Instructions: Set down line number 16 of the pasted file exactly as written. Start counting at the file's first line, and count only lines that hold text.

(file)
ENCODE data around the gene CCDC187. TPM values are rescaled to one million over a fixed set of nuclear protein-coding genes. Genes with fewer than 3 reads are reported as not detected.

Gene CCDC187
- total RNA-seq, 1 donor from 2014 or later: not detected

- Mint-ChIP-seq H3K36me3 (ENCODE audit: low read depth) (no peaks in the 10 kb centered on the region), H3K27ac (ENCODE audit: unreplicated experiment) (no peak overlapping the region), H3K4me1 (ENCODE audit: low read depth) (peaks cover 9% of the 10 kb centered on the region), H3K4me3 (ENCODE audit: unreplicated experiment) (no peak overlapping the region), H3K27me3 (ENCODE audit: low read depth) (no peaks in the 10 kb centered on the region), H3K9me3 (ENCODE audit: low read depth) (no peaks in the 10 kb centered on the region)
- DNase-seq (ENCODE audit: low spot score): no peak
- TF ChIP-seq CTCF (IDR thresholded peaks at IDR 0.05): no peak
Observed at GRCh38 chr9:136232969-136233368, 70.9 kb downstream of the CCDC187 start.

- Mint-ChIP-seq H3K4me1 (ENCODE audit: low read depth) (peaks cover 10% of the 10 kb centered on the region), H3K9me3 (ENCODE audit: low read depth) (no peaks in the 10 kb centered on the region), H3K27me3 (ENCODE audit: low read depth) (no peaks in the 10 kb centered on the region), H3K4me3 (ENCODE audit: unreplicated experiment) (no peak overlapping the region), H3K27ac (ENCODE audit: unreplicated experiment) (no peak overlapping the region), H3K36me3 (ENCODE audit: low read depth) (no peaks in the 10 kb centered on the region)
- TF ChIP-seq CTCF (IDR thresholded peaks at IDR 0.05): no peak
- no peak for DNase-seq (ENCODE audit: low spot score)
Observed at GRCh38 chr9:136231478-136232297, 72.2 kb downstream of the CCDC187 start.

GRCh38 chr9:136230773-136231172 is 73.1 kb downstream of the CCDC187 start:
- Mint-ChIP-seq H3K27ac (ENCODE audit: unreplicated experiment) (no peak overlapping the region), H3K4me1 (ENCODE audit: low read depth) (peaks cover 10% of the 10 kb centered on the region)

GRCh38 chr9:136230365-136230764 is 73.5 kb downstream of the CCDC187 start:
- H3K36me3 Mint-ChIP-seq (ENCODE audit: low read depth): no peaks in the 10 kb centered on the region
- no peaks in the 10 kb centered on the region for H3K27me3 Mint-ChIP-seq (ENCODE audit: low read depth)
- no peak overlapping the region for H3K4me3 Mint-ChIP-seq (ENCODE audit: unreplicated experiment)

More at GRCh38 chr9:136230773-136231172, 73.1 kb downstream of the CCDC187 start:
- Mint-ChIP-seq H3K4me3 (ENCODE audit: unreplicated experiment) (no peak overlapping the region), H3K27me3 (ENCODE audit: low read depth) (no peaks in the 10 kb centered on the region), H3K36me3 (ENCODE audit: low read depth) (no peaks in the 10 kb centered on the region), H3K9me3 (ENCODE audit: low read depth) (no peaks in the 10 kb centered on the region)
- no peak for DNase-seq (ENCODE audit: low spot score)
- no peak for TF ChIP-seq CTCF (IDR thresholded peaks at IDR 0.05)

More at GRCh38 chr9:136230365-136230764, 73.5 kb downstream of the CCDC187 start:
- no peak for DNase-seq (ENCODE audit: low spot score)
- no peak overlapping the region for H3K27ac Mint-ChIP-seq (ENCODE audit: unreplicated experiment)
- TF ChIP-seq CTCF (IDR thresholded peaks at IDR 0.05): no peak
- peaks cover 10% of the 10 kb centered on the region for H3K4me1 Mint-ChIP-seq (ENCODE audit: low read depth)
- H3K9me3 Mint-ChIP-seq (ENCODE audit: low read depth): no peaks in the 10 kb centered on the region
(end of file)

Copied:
- no peaks in the 10 kb centered on the region for H3K27me3 Mint-ChIP-seq (ENCODE audit: low read depth)